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Returned servicemen from the Great War could look forward to government grants of pastoral freehold. West Australia's Willyabrup Valley was such a place, just a short walk from the balmy beaches of Indian Ocean, it offered the veterans excellent potential for agriculture. The fertile lands of Sussex Vale were originally established to animal husbandry by the discharged troopers, generations of livestock enriched the soils and it was astutely sown to vines in 1973. Fortuitously placed at the very heart of the Australian west's most illustrious estates, it continued to occupy the thoughts of neighbouring Howard Park's chief winemaker, until he acquired the.. A better block on hay shed hill»
The Heathcote Wineworks were one of the first commercial wineries in central Victoria. Prominently placed along Heathcote's main boulevard, established by Thomas Craven in 1854 to cater for the huge influx of gold miners seeking their fortune. Thomas Craven was a purveyor of spirits and wine, he traded in gold, providing a lifeline to local prospectors. An entrepreneurial type, he also operated a coach service from stables behind the cellar door, despatching supplies and delivering mail around the central Victorian goldfields. The legacy endures within a measured range of small batch Shiraz, crafted to traditional techniques and fashioned for timeless.. The alluring case for craven's place»
Grown to the frigid climes of Central Otago, the vines at Prophet's Rock were established 1999 to the most auspicious sites in the nether regions around the ancient goldfields of Bendigo Creek. Challenging aspects with breathtaking views of Cromwell Basin and Pisa Ranges, these are places defined by their fortuitous soils and favourable climes, tiny parcels of vine capable of just a few hundred cases each vintage, picked for their confluence of growing conditions and husbanded by a devout cadre. The winemaking is decidedly French, small vessels and wild yeasts, followed by an extended term on sedimentary lees for opulence. Invigorated by the warmth of alluvial.. Bounty of bendigo goldfields»
Boutique winemaking affords great advantages, every vine can be uniquely husbanded, quality control is maximised, each barrel can be individually sampled and assembled into the perfect cuvee. Engineering types are innately suited to such viticulture. Colin Best embarked upon his sabbatical to the great vineyards of Burgundy's Cote d'Or. He returned to plant Pinot Noir on a craggy half hectare near Lobethal in the Adelaide Hills. An ancient masonry wool mill was outfitted for winemaking and Leabrook Estate was born. This is an aesthetic range of meticulously crafted, limited vintages, fashioned for the aficianado of bespoke, small batch, little vineyard wines... The lobethal libations of leabrook»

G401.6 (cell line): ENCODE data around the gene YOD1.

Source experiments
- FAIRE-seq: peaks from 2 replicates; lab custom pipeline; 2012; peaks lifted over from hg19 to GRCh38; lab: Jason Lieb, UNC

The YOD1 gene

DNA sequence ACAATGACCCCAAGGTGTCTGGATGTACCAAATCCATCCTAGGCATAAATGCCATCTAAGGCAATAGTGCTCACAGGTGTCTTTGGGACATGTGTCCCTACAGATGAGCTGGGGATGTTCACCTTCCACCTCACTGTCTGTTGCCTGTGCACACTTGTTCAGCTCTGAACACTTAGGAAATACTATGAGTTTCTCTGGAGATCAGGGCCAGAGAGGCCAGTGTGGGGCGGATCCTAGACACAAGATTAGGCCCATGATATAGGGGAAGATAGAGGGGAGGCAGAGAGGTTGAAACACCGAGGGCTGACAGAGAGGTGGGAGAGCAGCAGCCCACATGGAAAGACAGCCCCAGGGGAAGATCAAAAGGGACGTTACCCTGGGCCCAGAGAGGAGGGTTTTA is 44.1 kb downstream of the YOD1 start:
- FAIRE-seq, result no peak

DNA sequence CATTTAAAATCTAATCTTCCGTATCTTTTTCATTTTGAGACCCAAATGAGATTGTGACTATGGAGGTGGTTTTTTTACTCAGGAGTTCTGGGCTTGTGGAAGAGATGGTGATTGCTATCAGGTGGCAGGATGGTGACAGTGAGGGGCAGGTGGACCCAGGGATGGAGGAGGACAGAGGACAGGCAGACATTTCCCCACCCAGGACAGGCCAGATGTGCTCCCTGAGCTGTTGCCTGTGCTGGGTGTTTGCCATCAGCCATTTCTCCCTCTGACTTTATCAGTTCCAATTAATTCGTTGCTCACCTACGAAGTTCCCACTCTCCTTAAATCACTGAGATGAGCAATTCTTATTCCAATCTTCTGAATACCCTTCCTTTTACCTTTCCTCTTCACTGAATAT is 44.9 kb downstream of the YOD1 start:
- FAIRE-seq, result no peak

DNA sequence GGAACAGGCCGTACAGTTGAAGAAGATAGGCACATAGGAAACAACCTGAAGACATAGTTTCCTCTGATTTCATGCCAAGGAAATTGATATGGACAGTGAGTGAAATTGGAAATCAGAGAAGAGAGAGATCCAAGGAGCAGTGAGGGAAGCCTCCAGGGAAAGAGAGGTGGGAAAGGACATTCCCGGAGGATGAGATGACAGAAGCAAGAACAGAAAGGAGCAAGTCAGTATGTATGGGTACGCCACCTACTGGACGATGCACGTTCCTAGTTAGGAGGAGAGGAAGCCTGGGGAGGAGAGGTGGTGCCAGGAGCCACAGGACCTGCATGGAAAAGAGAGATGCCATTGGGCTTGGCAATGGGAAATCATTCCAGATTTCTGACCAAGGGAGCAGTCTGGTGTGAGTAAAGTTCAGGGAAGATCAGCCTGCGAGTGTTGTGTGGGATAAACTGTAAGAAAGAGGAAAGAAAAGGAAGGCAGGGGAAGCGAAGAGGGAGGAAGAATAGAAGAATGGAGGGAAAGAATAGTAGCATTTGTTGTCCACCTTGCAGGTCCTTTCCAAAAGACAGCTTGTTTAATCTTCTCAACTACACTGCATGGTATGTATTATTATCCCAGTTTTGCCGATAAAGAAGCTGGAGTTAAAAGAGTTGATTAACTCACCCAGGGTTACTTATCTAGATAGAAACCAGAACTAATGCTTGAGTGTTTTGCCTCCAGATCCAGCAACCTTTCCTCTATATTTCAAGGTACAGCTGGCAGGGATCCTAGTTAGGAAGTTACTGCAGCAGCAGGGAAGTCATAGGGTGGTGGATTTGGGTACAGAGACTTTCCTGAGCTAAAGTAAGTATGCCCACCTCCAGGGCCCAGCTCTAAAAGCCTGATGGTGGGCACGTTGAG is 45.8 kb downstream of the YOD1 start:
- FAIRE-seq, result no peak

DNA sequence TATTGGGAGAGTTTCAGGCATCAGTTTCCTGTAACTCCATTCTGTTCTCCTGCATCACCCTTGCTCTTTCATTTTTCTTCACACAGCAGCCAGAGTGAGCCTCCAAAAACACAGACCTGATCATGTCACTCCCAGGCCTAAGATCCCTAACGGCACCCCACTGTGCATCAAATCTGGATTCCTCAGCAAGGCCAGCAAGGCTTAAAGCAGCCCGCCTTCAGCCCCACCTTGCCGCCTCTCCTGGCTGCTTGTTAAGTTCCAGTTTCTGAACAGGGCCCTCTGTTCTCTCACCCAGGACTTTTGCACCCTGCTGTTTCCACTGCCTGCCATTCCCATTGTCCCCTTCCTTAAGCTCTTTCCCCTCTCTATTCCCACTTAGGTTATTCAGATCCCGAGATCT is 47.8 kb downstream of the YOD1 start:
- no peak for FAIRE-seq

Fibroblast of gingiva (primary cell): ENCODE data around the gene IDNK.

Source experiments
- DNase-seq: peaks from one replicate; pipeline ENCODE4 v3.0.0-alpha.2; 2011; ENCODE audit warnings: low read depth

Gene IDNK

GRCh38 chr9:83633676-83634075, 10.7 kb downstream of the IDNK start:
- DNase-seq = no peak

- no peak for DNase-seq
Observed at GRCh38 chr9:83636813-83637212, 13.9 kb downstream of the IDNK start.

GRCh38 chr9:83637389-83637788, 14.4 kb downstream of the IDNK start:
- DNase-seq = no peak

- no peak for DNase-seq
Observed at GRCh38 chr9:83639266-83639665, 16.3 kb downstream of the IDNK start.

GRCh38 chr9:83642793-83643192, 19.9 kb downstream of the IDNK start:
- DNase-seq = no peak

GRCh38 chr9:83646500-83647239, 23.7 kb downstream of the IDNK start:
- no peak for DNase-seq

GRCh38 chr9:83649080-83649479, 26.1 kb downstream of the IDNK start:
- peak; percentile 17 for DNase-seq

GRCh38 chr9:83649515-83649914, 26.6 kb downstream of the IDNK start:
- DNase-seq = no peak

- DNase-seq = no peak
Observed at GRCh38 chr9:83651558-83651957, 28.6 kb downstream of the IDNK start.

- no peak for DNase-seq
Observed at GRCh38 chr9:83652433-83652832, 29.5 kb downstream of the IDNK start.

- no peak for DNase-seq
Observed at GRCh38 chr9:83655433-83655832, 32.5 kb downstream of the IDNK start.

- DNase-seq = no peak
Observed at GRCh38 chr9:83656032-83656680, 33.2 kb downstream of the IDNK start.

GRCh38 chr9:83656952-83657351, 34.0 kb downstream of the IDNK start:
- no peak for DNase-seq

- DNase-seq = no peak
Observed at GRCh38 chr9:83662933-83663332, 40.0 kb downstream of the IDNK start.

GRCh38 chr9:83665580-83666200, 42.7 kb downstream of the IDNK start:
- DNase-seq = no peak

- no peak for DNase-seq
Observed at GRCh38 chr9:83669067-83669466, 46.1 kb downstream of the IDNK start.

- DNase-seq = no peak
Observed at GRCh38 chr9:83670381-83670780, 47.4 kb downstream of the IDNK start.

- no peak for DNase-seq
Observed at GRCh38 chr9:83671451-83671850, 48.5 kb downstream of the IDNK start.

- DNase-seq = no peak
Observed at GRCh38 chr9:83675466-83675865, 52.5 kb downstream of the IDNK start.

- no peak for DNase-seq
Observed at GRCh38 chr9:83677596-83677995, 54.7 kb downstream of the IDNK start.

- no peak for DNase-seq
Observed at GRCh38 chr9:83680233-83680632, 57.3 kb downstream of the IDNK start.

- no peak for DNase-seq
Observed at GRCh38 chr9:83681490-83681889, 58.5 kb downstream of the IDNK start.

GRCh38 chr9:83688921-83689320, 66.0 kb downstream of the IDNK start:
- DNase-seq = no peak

Tyrrells HVD Semillon CONFIRM VINTAGE

Semillon Hunter Valley New South Wales
Hunter Valley Distillery is a continuation of the same dry creek bed as the Short Flat Vineyard that produces Vat 1 Semillon. HVD is a proven Semillon vineyard, which consistently yields parcels of fruit that reach the very high standards that are demanded for inclusion in the exalted Vat 1. In 1995, the winemakers decided to keep the HVD Semillon by itself as a separate reserve wine and it went on to become one of the most talked about releases of the last decade. HVD Semillon is rapidly gaining a solid repute as one of Australia's great white wines.
Available in cartons of six
Case of 6
$221.50
Vines planted in 1908 form the Sign Post Block, completely dry grown and all on original root stock. The property lies between two small creeks that are fed from a spring in the Brokenback range. Soils are light sandy loam going down into coarse river sand. The vines are rarely stressed and their roots are almost continuously in water. Fruit is crushed but not de-stemmed and placed through a Miller airbag press. Juices are centrifuged after pressing and fermented following inoculation by an old strain of Tyrrell's yeast over the course of a fortnight. HVD is winemaking in its purest form, parcels are treated to a short time on gross lees prior to racking, assembling and preparation for bottling. Alcohol 11.0%
Bright straw colour. Floral fruit in youth, an immediate impact of big, soft baked notes on the nose and palate which moves towards deeper biscuit characters with age. The palate is mellow with softer acids than most other Tyrrell Hunter Valley Semillon. A fine match to gourmandise white meats and poultry, truffle recipes or fine cheese.
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